Indonesia’s Azmi Fauzi joined WorldQuant BRAIN as a consultant because he wanted to learn more about quantitative finance.
What city do you call home?
I was born and grew up in Bandung, the capital city of Indonesia’s West Java province. Bandung is famous for its culinary scene, art, education and creativity. I enjoy everything here, and no matter where I go, I always return. Bandung is my home.
Where did you go to university and what did you study?
I attended Universitas Komputer Indonesia, a computer university in Bandung. I studied business and management, specializing in finance. The university curriculum included many things that are based on information and communication technology. It really helped me to learn programming, e-commerce and many other things.
How did you get interested in quantitative finance?
I had an interest in finance when I went to university. I discovered that the financial world is getting more complex and that quants are sometimes called the alchemists of Wall Street because they use math and algorithms to try to find the best strategy for trading. Intrigued, I jumped at the chance to learn more about quantitative finance with WorldQuant.
Why did you want to become a BRAIN consultant?
I learned quantitative finance by participating in WorldQuant’s International Quant Championship in 2019. It was a great experience for me, and I wanted to learn more. So when the BRAIN platform was announced, I applied to become a BRAIN consultant.
What is your favorite part about being a BRAIN consultant?
My favorite part about being a BRAIN consultant is that you have the chance to work anywhere and anytime.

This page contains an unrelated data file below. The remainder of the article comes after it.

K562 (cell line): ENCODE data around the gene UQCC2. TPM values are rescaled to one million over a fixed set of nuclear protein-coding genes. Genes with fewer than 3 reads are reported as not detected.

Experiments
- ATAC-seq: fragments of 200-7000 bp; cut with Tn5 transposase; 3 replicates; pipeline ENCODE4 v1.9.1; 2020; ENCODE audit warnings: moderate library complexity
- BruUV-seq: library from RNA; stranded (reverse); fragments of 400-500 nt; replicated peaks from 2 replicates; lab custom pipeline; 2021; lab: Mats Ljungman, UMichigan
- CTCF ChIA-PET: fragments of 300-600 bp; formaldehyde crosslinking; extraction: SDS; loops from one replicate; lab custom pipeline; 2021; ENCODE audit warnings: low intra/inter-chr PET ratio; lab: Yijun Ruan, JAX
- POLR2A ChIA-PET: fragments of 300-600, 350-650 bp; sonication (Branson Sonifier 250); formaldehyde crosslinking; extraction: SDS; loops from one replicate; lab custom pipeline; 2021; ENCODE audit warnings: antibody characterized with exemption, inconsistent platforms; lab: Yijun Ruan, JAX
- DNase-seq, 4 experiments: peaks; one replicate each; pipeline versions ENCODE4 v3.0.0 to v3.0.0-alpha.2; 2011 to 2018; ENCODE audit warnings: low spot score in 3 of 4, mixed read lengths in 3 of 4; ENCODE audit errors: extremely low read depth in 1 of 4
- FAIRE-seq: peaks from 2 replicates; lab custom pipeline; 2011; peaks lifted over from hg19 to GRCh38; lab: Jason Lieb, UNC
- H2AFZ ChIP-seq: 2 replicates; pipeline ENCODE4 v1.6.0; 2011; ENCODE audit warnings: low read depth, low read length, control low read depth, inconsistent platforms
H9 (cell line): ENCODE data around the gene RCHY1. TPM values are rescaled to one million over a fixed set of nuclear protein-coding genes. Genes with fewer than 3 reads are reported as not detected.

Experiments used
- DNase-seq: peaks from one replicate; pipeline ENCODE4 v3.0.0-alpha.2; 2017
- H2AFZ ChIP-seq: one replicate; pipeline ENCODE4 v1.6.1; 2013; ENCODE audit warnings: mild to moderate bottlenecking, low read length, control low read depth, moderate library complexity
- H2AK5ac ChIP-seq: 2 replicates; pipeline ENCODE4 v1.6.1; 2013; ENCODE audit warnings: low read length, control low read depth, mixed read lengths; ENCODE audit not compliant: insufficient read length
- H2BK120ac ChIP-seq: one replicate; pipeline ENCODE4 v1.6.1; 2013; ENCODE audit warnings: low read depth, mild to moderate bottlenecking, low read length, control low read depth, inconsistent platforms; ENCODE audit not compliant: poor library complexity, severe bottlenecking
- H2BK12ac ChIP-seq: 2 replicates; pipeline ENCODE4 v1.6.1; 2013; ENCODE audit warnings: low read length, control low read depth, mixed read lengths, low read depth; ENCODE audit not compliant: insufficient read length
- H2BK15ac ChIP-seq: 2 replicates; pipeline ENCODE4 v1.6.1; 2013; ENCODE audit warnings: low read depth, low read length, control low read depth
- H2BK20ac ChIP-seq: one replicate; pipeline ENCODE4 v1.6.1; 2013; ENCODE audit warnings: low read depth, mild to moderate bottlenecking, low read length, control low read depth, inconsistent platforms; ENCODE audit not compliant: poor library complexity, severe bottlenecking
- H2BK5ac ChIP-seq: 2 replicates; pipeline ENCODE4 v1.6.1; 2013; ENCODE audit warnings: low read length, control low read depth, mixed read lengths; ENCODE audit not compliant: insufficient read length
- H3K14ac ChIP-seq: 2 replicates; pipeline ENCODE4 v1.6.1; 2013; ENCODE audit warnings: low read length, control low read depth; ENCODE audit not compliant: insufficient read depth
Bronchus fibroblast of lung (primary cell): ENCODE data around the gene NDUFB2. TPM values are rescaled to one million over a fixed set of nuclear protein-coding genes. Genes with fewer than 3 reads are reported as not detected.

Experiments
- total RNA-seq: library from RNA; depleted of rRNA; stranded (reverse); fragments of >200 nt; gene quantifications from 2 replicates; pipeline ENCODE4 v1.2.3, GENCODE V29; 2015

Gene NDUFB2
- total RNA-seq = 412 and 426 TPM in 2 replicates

What do you like most about the BRAIN platform?
The BRAIN platform offers a lot of datasets, including fundamental data, earnings estimates and news, so you can try to implement many ideas. The interface has many new features you can use to make your work easier.
When it comes to your research methodology, how do you come up with ideas for new alphas?*
I usually try to associate an event that happens in the market with fundamental knowledge I have learned. Then I look for research papers or articles that could help me find the correlation or impact on the different variables. Based on that, I look at the dataset and operators I think will be suitable with the theory I have in mind and do experiments using expression language.
How has your experience working with WorldQuant helped shape your career goals?
Back when I started with the International Quant Championship, math was not my strong point. Working with WorldQuant has pushed me beyond my limits. I have to understand the theory behind the expression and translate my ideas through mathematical models. I have explored many things with WorldQuant and picked up skills I never had before. The platform has been an enabler for me to explore new things.
What advice would you give others considering getting involved with WorldQuant BRAIN?
The learning process is long — learn consistently and have patience. Keep up with the news and trends of the economy and markets. Try to explore the operators and datasets that the BRAIN platform provides.
What do you like doing in your free time?
Aside from finance, I have an interest in coffee. I like to spend my free time learning coffee brewing and roasting. Indonesia is one of the biggest coffee producers in the world, and sometimes I involve myself in promoting coffee from my region, too.
*Alphas are mathematical models that seek to predict the future price movements of various financial instruments?